The Civil Rights Act of 1866 declared, "all persons born in the United States were now citizens, without regard to race, color, or previous condition. As citizens they could make and enforce contracts, sue and be sued, give evidence in court, and inherit, purchase, lease, sell, hold, and convey real and personal property. Persons who denied these rights to former slaves were guilty of a misdemeanor and upon conviction faced a fine not exceeding $1,000, or imprisonment not exceeding one year, or both."
Nine Supreme Court Justices
Decide Plessy v. Ferguson
|Lynching of African American|
Laura Nelson 1911
Jim Crow activities by the Ku Klux Klan undermined the act in the United States in the late nineteenth century, and the act failed to guarantee civil rights for former slaves, including female African Americans who suffered retaliation for speaking out for their civil rights. Because many victims of lynching were females, black women led the outcry against racially motivated lynching, a key to enforcing the Jim Crow system of government in most parts of the officially segregated South and, to a large degree, in the unofficially segregated North.
|Anti-lynching Crusaders |
NAACP Button, 1900
In the 1890s, journalist, Ida B. Wells (1852-1932), wrote in protest of lynching and later the Anti-lynching Crusaders, a group of black women within the National Association for the Advancement of Colored People (NAACP), made a lot of noise against this Jim Crow criminal practice, until the Legislature took on the problem in 1918 in a bill intended to punish state, county and local officials who did not stop lynching in their locales and create an atmosphere to end the practice altogether. Although the House of Representatives passed anti-lynching laws three times, none of the efforts passed in the U. S. Senate. The Senate finally apologized on Monday, June 13, 2005, for not passing anti-lynching laws over the course of its history.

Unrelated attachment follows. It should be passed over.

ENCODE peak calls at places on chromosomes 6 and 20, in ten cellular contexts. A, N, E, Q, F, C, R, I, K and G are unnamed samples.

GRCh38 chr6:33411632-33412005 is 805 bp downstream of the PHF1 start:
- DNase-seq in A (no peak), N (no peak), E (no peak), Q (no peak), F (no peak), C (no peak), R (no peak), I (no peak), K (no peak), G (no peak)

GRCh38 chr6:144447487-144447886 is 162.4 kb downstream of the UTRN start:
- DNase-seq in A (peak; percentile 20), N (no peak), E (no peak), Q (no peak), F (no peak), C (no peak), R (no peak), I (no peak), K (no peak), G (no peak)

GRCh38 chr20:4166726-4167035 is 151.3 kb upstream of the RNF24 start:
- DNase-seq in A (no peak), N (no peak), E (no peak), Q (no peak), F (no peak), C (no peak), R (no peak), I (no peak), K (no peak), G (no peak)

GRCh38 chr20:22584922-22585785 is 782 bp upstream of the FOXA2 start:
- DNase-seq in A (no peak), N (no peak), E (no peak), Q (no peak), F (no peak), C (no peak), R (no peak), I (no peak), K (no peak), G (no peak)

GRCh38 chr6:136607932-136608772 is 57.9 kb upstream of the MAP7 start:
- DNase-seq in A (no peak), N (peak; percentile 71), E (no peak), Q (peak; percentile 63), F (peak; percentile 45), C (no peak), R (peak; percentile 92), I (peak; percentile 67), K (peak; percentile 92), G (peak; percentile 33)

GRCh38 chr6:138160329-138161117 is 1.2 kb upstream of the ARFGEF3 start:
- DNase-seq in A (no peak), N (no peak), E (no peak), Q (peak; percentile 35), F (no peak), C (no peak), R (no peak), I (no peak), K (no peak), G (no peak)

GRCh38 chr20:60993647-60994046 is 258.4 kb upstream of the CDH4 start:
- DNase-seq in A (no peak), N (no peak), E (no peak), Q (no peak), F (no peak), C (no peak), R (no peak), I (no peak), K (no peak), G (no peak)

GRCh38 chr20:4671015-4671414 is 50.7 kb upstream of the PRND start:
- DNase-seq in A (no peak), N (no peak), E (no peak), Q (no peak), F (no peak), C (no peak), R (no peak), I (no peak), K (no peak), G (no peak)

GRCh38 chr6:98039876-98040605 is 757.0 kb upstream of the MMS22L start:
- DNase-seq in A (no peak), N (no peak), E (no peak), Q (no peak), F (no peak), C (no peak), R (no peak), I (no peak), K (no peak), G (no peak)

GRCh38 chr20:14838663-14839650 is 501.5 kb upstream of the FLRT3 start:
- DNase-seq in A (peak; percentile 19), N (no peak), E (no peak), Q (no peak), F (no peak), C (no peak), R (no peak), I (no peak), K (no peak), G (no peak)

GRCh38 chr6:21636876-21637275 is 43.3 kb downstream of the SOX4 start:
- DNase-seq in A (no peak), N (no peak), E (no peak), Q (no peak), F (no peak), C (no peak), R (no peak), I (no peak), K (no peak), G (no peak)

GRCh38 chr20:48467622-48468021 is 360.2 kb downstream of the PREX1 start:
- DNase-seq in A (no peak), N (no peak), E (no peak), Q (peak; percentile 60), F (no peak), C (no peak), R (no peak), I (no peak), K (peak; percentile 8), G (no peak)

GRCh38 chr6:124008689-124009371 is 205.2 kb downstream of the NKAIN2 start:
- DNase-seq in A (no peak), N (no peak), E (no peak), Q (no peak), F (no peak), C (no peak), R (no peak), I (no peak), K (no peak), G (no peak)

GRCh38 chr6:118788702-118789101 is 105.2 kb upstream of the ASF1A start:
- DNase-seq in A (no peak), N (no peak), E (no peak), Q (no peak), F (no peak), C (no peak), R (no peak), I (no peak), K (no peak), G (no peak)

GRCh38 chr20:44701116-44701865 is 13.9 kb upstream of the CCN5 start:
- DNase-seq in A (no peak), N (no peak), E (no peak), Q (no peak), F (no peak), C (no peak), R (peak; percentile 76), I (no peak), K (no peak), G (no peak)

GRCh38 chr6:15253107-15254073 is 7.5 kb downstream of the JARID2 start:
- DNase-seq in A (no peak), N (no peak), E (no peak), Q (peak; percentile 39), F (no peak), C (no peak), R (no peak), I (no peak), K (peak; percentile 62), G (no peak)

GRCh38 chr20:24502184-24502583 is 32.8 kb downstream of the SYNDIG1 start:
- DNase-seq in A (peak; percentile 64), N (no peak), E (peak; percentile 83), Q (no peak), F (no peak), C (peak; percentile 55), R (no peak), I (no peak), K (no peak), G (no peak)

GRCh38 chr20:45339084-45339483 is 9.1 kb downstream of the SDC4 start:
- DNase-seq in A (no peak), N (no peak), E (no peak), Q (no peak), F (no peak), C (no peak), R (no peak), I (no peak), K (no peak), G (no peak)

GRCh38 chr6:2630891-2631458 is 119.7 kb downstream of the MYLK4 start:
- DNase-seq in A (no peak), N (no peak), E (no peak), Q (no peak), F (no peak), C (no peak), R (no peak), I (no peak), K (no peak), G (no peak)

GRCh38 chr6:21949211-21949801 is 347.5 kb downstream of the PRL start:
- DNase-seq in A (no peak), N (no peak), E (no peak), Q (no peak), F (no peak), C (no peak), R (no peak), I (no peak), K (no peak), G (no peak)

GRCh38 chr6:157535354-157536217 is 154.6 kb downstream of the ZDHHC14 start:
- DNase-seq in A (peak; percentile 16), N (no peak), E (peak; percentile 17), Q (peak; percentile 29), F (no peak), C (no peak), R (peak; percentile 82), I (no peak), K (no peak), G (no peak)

A second attempt at civil rights legislation to combat Jim Crow was passed in 1868 in the form of the Fourteenth Amendment to the Constitution. Section I of the amendment sums up its meaning and intentions. “All persons born or naturalized in the United States and subject to the jurisdiction thereof, are citizens of the United States and of the State wherein they reside. No State shall make or enforce any law which shall abridge the privileges of citizens of the United States; nor shall any State deprive any person of life, liberty, or property, without due process of law; nor deny to any person within its jurisdiction the equal protection of the laws.”